The night Alexa lost her mind: How AWS outage caused Amazon Echo mayhem

When Amazon Web Services went down for a few hours, so did Amazon's Echo devices. What happens when an Internet failure hits the world of Internet of Things?

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It was a dark and stormy night. Actually, it was probably just a dark night. I have no idea what it was doing outside. At 5am, I was sound asleep.

But not for long.

Something was happening. Awareness slowly took hold in my brain. My wife wasn't in bed next to me. There was some barking, and then yelling coming from the living room.

I'm somewhat ashamed to admit that a large part of my being simply wanted to go back to sleep and let whatever was happening in the living room play out. I'd find out about it in the morning. After all, it was a Sunday morning and I didn't plan on getting up for another five hours or so. It was supposed to be sleep-in day. But whatever small vestige of manhood that still existed during REM sleep took over and roused me from bed.

What the hell was going on?

First, groggy impressions: No large intruder being fended off by wife and shoe-sized, 16-month-old puppy. Very cranky looking wife.

Me: "What's going on, honey?"

Her: "The dog woke me up, and I can't turn on the lights. Alexa is being stupid again."

As I learned after consuming a 5am cup of life-giving coffee, the dog woke my wife up, she tried turning on the lights, they wouldn't work, and she wound up yelling both at the barking dog and at our Amazon Echo, which is now our primary way of controlling all of the lights in the house.

Alexa, the wake-up name for the Echo, was not responding.

I checked the Internet. It was up and running. I tried logging into echo.amazon.com. I was able to login, but initially got the message "Could not retrieve settings." After a bunch of refreshes, I did get the settings page, but both Alexas reported being offline.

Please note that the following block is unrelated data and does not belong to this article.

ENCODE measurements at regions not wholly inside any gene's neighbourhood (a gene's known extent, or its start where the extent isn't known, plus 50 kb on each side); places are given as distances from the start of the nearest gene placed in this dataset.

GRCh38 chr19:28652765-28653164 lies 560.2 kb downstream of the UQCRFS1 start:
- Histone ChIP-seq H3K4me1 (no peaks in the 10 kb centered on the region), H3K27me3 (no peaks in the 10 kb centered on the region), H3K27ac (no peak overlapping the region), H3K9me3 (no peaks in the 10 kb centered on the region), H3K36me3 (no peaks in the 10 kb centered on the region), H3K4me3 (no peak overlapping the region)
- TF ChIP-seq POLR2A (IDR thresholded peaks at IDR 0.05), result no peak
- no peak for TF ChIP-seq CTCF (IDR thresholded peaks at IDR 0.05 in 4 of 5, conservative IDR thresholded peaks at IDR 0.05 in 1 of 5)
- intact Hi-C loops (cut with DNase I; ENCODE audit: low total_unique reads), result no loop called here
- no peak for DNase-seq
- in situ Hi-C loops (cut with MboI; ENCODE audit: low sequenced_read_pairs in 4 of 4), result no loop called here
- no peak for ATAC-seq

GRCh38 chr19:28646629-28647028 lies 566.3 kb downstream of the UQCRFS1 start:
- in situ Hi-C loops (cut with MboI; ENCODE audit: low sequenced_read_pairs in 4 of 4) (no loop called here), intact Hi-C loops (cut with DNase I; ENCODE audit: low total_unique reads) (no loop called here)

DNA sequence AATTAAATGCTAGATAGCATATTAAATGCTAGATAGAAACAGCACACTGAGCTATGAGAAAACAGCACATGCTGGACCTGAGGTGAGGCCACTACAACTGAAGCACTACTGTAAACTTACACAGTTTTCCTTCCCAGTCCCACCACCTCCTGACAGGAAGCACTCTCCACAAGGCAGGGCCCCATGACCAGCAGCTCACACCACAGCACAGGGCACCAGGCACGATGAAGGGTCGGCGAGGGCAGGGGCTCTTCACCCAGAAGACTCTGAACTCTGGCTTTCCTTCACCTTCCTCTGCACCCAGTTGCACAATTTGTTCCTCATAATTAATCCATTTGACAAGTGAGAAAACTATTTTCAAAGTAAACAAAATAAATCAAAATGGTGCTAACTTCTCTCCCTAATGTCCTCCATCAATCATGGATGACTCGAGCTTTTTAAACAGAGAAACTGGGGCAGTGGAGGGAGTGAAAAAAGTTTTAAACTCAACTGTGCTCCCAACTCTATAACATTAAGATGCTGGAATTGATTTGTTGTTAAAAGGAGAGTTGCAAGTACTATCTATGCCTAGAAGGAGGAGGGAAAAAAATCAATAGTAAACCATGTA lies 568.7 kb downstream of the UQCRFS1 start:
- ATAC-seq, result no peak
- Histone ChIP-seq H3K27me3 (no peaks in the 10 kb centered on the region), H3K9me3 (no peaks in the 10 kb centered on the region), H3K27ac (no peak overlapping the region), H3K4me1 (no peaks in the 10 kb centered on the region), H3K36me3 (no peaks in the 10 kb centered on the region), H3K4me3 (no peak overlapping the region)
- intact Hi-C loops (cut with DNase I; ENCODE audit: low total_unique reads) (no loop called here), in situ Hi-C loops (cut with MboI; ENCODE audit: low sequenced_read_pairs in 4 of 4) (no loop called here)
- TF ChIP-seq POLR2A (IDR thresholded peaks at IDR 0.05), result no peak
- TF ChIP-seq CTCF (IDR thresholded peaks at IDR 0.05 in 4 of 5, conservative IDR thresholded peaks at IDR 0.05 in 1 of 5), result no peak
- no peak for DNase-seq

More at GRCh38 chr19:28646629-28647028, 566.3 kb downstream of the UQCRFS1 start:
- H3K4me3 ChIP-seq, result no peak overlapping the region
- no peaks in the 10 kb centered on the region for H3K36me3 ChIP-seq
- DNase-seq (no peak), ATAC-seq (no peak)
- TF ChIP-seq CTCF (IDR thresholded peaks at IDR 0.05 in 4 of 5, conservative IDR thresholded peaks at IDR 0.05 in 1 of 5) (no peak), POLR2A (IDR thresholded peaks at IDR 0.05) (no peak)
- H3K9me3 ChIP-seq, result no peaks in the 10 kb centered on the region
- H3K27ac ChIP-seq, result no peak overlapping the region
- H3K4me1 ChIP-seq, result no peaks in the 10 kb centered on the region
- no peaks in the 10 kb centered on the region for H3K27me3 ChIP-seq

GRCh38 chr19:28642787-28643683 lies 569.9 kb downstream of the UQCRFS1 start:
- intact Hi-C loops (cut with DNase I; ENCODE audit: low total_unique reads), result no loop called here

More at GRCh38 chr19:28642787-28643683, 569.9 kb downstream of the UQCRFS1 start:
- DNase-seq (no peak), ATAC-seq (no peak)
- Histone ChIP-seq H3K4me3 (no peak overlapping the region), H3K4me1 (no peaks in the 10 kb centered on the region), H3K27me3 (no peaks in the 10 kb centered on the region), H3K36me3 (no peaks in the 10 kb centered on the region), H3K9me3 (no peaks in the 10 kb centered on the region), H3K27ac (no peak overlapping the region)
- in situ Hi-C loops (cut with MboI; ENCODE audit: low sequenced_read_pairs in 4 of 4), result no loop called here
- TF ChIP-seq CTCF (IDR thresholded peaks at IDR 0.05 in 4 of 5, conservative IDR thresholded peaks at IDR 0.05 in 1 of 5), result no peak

We have both Alexas (one in the living room, one in the bedroom) hooked up to our Hue light bulbs and Belkin WeMo-controlled light fixtures in the kitchen. All told, we have about 24 devices around the house that we control almost exclusively with Alexa. She's embedded herself into our home life that thoroughly.

I tried reconnecting to the Echo using the Echo app and reconnecting WiFi. That process worked, but once it completed, the two Alexas still reported being offline. It was quickly becoming apparent that the outage wasn't here, inside Camp David.

I wouldn't know until half a day later that the outage was really about Amazon Web Services having difficulties. In fact, that was never something I considered because now that we were up, my wife and I binge-watched a couple of episodes on Netflix, and Netflix runs on AWS. But reporting by a number of outlets confirm that AWS was out, and that apparently turned our smart Pringles cans into just cans.

It was odd. Any request made of the Alexa in the bedroom resulted in the normally blue ring spinning red, with halting but meaningless words coming from Alexa-the-younger (the second Echo we installed). It reminded me of something straight out of all those bad science fiction movies, where the previously good technology turns evil.

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At 10am, Evil Alexa triggered my normal Sunday morning alarm. Apparently, alarm countdown clocks aren't connected to AWS and are stored inside the can itself. However, we couldn't get Evil Alexa to turn off the alarm. No variation on "Alexa, stop" would work. So I pulled the plug. Evil Alexa would be off the grid for the duration.